Actor Gary (Parker) is recruited to replace a killed-in-action member of Team America, an anti-terrorist force. He soon finds himself facing his personal idol, Maurice LaMarche (Alec Baldwin), whose coalition of anti-war Hollywoodites is unwittingly carrying out the evil schemes of North Korean dictator Kim-Jong Il (Parker again).
The Thunderbirds' live-action adaptation missed the point so dispiritingly that there's a sense of justice served as South Park creators Trey Parker and Matt Stone use Gerry Anderson's Supermarionation methods with wit, affection and a surprising degree of background subtlety in this mock action movie-cum-political cartoon. That's matched, though, by plenty of upfront piss-everybody-off blatancy.
The main target is the Bruckheimer-Simpson style of big action blockbuster with covert gay content. There's a whole song about how the hero misses the heroine "as much as Michael Bay missed the mark with Pearl Harbor", and the back stories everyone gives to explain their prejudices are spot-on - like the T.A. member who's hated actors ever since he was raped by the touring cast of Cats.
It opens with a demonstration of Bush II-era foreign policy, as the elite, patriotic Team America (theme tune: America, Fuck Yeah!) take out would-be bombers in Paris, incidentally destroying the Eiffel Tower, the Arc de Triomphe and the Louvre. Working out of a base hidden in Mount Rushmore, T.A. flies off to trouble spots, while dealing with its own soap operatic tangle about who "has feelings" for who - which results in the hilarious puppet sex scene that caused a US ratings fuss. After a while, the film leaves off bashing the hawks to go on a tear about Hollywood liberals - with "socialist weasel" Michael Moore depicted as a gross suicide bomber.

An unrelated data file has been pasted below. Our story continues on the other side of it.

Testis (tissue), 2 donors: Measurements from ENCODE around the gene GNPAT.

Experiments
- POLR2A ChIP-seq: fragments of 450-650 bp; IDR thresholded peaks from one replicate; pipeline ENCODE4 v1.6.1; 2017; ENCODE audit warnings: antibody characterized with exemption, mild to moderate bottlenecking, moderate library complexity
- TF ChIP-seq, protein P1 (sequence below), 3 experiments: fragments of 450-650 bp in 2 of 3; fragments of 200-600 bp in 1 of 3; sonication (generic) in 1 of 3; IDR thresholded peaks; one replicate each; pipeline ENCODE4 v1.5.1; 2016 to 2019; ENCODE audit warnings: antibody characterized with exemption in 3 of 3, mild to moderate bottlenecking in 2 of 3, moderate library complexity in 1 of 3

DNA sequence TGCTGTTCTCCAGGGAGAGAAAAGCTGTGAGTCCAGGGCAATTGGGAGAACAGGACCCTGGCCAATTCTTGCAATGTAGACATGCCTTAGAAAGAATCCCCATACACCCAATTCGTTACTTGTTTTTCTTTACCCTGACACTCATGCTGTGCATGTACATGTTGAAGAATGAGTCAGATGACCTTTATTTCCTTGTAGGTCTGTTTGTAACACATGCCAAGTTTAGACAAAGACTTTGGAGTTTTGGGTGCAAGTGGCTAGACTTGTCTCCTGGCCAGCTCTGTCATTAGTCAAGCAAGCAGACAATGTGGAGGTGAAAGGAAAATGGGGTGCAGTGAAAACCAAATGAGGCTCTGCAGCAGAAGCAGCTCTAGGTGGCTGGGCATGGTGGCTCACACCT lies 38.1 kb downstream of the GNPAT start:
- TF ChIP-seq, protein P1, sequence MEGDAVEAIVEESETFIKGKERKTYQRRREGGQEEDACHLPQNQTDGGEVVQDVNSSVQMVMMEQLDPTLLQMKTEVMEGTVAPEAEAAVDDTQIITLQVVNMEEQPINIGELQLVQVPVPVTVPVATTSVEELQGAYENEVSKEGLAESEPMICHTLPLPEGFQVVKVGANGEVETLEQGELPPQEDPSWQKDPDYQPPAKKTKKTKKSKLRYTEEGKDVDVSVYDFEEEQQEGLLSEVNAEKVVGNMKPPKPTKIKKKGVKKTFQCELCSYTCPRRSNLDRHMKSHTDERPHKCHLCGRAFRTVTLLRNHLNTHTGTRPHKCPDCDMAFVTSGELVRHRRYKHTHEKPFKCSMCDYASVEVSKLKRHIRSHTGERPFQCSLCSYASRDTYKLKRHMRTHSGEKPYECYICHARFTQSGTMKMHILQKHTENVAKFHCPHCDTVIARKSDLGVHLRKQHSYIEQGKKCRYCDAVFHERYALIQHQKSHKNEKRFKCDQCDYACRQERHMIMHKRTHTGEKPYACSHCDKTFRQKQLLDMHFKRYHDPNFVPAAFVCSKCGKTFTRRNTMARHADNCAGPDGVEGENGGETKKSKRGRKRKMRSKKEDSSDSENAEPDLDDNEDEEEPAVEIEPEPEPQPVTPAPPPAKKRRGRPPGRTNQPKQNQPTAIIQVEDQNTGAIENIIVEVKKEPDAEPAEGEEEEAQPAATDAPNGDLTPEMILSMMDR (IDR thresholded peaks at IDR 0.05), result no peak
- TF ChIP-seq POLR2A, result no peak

Despite good spot gags, Team America falters when it goes over old material: the treatment of the North Korean dictator isn't as sharp as that of Saddam in the South Park movie. The attacks on celebs flounder, in that too many targets (Janeane Garofalo? Helen Hunt?) are hauled on and blasted too quickly for satiric personalities to be established. And the South Park claim that all voices are impersonated "...poorly" rebounds, as some of the caricatures need to be labelled in order to be recognised - and still aren't especially amusing. It makes for a patchy comedy that's stronger as a genre-mocker than a political satire. But you have to love the use of unthreatening pussycats as "deadly panthers" to menace the miniature heroes...
Though there's a lot to like, Team America lacks the sweetness that diluted earlier Parker-Stone projects, while its nihilism about world politics is sometimes hard to take.